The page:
YouTube's DanceOn Channel, backed by Madonna and manager Guy Oseary, has been attempting to bring the dance competition genre to YouTube, complete with YouTube "stars" as competitors. Now it has a sponsor that will be integrated into the show, much like "American Idol"'s Coca-Cola deal a decade ago.
The show, "Dance Showdown," is a cross between "So You Think You Can Dance" and "Dancing with the Stars." After a first season without a sponsor, Ubisoft's "Just Dance 4" has signed on for season two.
In the show, each YouTube personality is paired with a professional choreographer and then judged by the YouTube audience. WoodysGamertag won the first season and the $25,000 cash prize. That prize will grow to $100,000 in the second season, starting October 5, thanks to Ubisoft.
But the brand will not only be a sponsor, it will be integrated into the show's content. Contestants will be introduced to the audience, for example, as they are playing "Just Dance 4." The stages will be branded with the "Just Dance 4" logo. And the game's avatars will hang out in the Dance Showdown lounge.
In a nod to "American Idol," the show is taking on judges, including Joey Fatone from 'N SYNC, celebrity choreographer Laurieann Gibson, and rotating guest judges Ryan Higa, Dave Days and Shane Dawson.
Like a lot of YouTube's original channels struggling to get off the ground, DanceOn was seeking sponsors for "Dance Showdown," which garnered 10 million views during its first season and helped to double the channel's subscribers, said Amanda Taylor, founder and CEO of DanceOn. The premise of the dance video game, where players mimic on-screen avatars matched well with the series. "[DanceOn] came to us with the show concept that was really fun and playful and it's really in keeping with the tone of the 'Just Dance' brand...It was a perfect match," said Carrie Feigel, associate director of marketing at Ubisoft.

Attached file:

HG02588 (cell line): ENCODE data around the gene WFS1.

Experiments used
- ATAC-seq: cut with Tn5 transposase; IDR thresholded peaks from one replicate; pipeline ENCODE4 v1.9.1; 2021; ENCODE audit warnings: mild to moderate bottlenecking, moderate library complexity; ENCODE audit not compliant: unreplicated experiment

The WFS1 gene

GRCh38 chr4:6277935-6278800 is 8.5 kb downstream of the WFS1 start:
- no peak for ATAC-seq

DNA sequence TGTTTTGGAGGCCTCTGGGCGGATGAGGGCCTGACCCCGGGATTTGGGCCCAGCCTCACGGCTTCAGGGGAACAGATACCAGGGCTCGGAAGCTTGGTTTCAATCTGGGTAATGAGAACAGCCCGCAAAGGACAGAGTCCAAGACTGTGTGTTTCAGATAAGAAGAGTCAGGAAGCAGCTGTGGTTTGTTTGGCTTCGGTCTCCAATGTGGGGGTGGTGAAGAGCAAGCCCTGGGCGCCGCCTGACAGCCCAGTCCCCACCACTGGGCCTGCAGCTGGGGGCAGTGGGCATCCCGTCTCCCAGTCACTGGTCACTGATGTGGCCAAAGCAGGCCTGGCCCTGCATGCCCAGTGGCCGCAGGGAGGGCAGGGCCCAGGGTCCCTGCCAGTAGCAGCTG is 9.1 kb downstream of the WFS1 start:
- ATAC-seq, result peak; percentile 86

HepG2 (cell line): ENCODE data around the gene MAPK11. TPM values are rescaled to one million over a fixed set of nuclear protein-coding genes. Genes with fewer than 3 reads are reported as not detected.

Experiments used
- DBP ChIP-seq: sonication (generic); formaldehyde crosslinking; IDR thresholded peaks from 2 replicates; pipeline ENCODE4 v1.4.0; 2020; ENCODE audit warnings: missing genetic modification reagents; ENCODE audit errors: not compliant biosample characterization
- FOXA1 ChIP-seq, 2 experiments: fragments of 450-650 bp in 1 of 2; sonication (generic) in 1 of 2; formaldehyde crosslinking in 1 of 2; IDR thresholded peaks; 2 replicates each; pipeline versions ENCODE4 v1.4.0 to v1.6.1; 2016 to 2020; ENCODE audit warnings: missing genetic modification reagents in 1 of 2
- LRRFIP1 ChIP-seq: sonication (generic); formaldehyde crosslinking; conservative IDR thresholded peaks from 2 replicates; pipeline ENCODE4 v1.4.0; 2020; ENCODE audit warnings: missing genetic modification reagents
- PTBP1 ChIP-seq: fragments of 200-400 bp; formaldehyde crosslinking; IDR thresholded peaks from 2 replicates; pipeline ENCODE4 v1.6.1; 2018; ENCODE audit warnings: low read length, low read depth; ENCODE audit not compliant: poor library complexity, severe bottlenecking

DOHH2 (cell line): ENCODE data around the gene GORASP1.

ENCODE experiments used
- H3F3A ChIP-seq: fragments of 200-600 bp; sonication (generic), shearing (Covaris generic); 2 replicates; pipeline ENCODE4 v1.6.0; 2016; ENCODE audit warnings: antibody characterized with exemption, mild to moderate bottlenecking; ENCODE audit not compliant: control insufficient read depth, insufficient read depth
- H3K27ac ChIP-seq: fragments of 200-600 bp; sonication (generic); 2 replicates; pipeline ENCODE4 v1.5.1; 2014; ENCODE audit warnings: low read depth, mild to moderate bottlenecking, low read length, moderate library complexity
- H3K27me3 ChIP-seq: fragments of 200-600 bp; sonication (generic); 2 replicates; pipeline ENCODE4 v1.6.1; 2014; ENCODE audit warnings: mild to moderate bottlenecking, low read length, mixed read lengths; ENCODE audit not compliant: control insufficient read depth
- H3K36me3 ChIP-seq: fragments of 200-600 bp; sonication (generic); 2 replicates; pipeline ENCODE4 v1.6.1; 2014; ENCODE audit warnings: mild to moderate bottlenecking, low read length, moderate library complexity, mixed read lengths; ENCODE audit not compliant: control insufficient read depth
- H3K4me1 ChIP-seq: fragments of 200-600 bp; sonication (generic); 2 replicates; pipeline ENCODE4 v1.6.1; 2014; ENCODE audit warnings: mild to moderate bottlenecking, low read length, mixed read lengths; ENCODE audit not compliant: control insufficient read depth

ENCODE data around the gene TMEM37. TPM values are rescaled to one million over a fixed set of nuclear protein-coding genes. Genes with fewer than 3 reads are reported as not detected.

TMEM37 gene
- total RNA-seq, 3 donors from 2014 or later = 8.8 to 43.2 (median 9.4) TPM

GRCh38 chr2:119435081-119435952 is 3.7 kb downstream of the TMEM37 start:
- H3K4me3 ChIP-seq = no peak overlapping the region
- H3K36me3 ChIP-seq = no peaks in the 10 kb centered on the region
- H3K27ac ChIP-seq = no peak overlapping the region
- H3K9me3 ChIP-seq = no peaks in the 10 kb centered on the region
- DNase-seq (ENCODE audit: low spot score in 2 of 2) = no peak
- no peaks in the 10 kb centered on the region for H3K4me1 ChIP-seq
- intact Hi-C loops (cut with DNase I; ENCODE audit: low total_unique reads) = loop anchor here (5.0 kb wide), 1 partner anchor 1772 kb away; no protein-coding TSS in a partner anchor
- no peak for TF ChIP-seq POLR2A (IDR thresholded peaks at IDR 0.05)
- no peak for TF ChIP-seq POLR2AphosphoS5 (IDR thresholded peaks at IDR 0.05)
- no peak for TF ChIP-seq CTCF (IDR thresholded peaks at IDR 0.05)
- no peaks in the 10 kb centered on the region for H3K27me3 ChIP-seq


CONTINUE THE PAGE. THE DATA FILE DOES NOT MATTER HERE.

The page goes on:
Ubisoft is involved with other YouTube shows, such as Machinima, Smosh, Epic Meal Time , etc., through their traditional YouTube channels, but the DanceOn integration is its first partnership with a YouTube Original Channel. Although the video-game company is open to working with other original channels on a case-by -case basis, depending on how organic the fit feels.
"We're certainly keeping an eye on the space to see how it evolves, but our partnership with DanceOn is atypical compared to other YouTube Original channels," said Adam Krause, senior media manager at Ubisoft. "In most cases, YouTube is leading the sales efforts for Original Channels, and their sponsorship packages are well outside of our price range for a typical launch campaign. It's our understanding that more Original Channels will start representing their own inventory in the near future. At that time, we hope to have more scalable options available for sponsorships and custom integrations."
And DanceOn, which was founded in 2010 by Ms. Taylor, will be looking for more brands to partner with as it begins to roll out the series into foreign territories like the UK and Australia.
"The popularity of dance TV shows has put the limelight on dance like it hasn't before," said Ms. Taylor. "Dance is a universal language that is popular everywhere."